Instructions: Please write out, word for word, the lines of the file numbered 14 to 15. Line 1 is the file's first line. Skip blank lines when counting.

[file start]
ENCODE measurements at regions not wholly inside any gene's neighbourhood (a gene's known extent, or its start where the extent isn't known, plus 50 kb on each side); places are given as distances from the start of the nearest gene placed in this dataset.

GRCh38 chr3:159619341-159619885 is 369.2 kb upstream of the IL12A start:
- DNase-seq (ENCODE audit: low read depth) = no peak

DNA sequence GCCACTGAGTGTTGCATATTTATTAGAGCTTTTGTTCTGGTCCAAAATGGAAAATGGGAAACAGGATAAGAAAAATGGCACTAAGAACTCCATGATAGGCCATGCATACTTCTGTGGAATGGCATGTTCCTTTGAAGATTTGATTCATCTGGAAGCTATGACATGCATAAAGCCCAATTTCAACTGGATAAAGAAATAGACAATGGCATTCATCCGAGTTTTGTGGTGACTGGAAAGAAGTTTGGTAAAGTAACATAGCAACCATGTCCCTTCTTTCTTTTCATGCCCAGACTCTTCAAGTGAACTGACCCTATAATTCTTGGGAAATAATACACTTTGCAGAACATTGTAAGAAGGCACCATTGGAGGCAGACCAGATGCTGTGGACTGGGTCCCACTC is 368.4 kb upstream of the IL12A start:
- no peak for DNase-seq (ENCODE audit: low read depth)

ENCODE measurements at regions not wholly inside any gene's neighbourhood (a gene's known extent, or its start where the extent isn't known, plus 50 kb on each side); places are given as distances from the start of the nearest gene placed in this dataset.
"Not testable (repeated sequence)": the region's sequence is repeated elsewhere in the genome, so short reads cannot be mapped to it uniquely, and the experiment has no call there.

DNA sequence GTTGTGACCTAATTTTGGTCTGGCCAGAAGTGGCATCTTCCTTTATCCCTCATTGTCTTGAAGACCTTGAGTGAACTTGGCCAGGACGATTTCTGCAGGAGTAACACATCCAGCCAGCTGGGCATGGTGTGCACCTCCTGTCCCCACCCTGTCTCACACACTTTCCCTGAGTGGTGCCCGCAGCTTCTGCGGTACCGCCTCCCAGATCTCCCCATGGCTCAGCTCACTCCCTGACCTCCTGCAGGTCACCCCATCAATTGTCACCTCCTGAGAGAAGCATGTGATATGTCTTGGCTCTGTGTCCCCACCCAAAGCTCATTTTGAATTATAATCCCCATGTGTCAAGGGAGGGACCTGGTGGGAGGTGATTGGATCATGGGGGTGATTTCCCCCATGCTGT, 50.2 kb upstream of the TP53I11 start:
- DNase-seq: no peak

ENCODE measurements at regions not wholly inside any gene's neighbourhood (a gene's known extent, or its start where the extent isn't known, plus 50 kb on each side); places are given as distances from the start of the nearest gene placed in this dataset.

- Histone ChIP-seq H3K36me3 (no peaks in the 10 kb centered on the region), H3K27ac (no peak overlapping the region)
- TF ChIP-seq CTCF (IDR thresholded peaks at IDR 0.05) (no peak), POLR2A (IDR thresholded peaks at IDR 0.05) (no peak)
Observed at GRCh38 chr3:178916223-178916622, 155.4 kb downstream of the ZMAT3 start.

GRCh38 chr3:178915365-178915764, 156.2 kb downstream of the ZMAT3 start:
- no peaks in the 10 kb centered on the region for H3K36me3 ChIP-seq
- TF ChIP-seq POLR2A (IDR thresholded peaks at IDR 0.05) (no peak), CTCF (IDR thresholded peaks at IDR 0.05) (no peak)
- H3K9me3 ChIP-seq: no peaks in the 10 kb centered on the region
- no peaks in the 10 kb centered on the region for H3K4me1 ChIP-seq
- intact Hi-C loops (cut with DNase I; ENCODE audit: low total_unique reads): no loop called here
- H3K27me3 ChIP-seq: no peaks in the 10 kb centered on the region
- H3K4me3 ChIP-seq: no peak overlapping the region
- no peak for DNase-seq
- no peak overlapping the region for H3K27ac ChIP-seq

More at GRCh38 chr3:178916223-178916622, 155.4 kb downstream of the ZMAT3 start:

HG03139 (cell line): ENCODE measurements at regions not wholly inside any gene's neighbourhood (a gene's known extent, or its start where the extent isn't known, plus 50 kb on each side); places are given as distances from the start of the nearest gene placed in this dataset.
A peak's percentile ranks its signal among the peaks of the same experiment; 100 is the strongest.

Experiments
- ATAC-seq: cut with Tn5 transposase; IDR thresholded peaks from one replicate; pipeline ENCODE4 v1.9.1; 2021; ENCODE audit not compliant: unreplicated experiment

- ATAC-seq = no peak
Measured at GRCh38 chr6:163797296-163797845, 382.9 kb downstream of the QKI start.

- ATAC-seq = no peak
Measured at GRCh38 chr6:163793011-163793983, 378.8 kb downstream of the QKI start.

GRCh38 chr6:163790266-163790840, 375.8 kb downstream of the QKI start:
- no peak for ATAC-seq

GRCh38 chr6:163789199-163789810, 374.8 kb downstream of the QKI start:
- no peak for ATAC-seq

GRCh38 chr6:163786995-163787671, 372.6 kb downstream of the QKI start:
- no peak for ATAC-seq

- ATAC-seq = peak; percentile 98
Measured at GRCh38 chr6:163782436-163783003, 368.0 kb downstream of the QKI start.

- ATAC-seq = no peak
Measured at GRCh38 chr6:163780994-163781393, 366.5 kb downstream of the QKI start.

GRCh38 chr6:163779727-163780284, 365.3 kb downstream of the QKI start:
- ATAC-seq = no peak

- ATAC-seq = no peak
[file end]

GRCh38 chr3:178915365-178915764, 156.2 kb downstream of the ZMAT3 start:
- no peaks in the 10 kb centered on the region for H3K36me3 ChIP-seq